Charlie handed me the tiller and told me to head into the wind so that he could drop the main, reminding me-firmly-to take caution against jibing. I’ve done this maneuver more than once, but this time was different. It was one of the few times on any boat that I moved past nervous and discovered fear. And I don’t mean just intellectual fear. The fear was physical: My breathing quickened, I was shaking, and my stomach felt like it had suddenly leapt into my throat. It was gusty, the waves were breaking against the side of the boat, and I had to fight the tiller to keep the bow pointed in to the wind.


I had a vision of a sudden jibe and Charlie toppling overboard. As he struggled to get the main down quickly, I even shouted forward, “I’m nervous!” I didn’t want to admit to actual fear.

Charlie simply shouted back, “Don’t be. Just keep the bow in the wind.”

His confidence in the boat, in his own abilities, and who knows, maybe even some growing confidence in my skills, was enough to reassure me. As with all things, it pays to stay calm. We pulled it off and continued on, and that momentary fear subsided almost as quickly as it had risen.

Around 4:30 p.m., the rain really began to come down and Charlie suggested I go below. No sense in both of us getting soaked. I’ll sheepishly admit that we forgot to pack any foul-weather gear. But we did remember cellphones, so I made some calls to secure a place for the night.

Our friend Sean has a mooring in Brenton Cove, and though he’d already loaned it to a powerboat, he said the owners weren’t around, so we were free to raft up alongside. Rafting up was another new skill I had to learn in a hurry. The concept is simple; we were mostly concerned about not damaging the other boat.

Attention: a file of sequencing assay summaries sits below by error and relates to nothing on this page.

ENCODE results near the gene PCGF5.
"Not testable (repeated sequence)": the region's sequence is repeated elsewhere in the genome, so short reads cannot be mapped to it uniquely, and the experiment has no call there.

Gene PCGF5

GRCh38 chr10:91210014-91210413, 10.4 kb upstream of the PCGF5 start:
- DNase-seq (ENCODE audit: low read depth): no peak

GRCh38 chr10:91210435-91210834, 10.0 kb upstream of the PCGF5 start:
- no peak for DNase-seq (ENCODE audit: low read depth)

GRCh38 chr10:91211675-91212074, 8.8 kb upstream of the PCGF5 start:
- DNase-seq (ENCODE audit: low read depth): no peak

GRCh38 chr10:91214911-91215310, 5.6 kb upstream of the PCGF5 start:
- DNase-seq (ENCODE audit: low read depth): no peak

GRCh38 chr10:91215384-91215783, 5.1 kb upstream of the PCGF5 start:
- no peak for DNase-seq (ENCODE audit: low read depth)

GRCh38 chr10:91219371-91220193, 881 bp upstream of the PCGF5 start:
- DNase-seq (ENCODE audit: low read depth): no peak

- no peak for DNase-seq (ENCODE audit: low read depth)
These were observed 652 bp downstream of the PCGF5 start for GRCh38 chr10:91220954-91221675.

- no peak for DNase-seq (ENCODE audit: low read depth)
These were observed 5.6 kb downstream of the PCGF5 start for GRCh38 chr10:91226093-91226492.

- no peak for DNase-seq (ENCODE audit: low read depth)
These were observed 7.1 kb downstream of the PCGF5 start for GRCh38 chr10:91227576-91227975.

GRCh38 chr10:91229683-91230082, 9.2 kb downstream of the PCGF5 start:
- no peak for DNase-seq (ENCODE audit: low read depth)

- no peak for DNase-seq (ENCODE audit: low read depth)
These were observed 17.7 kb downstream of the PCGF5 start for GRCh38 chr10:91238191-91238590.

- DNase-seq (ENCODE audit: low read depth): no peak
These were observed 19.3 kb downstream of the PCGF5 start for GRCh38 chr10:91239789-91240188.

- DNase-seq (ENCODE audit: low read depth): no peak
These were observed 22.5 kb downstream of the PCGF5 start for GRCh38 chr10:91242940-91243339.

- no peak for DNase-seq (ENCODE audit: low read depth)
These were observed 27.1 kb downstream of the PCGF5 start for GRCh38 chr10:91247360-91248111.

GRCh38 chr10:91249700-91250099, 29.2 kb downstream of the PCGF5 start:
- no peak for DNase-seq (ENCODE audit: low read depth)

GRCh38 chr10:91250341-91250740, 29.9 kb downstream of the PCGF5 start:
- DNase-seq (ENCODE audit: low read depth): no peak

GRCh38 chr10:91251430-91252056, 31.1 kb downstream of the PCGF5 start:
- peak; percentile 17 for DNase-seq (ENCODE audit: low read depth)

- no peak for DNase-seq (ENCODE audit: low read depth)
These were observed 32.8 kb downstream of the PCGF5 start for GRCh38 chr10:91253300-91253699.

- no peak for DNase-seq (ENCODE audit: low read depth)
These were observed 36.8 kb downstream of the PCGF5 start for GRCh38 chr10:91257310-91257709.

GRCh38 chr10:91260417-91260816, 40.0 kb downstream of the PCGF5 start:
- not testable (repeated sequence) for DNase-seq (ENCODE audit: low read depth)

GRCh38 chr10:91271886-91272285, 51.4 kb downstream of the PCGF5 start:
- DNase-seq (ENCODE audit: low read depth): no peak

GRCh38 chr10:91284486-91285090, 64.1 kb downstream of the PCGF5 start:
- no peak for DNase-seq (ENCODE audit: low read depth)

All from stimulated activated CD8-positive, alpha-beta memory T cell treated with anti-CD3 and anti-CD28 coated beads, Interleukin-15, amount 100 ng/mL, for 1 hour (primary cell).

One essential item I did remember was my new Sperry boat shoes, which were great because the bow of this powerboat was high, steep, and slick with rain. I found rafting up much like jumping off the bow while docking, which I’ve done plenty of times, so it really wasn’t all that hard. Charlie even complimented my dexterity, but I left the tying of the lines up to him. Though I have a few basic knots down-my specialty is basic cleating of a line-Charlie was hooking up some intricate designs to keep those two boats together.

We changed into dry clothes and called the launch for a ride in to town. We met Charlie’s daughter, Julia, and her boyfriend, Edward, at Zelda’s, which has always been one of my favorite Newport haunts. If I were rating our dinner in a cruising guide, I’d definitely give it two enthusiastic thumbs up.

It was raining hard again when we left Zelda’s, so Julia and Edward gave us a ride to the dock to pick up the launch. We were asleep before long, but I was awakened in the night by buckets of rain accompanied by thunder and lightning. I also woke up a few times convinced someone was walking around on deck. Even Charlie agreed it sounded as if we had company. No one was there, but I’ve since heard that sound in other anchorages. Can you buy a haunted boat?

We awoke the next morning to gray skies, and the weather forecast was even worse than the day before, with heavy rain, extremely high winds, chance of thunder and lightning, and another small-craft advisory. With that mess in mind, our drive to get to Padanaram was diminished. It was Thursday now, and we wanted to wait until Saturday to resume the trip. But we couldn’t stay rafted to this boat.

I called my brother-in-law, Dan, and he was able to secure us a nearby mooring that we could keep the boat on until Monday. As we motored over, we noticed a bunch of kids in small sailboats having a lesson, despite the weather. We watched a few capsize in that wind and both agreed we were happy to let them do the sailing that day.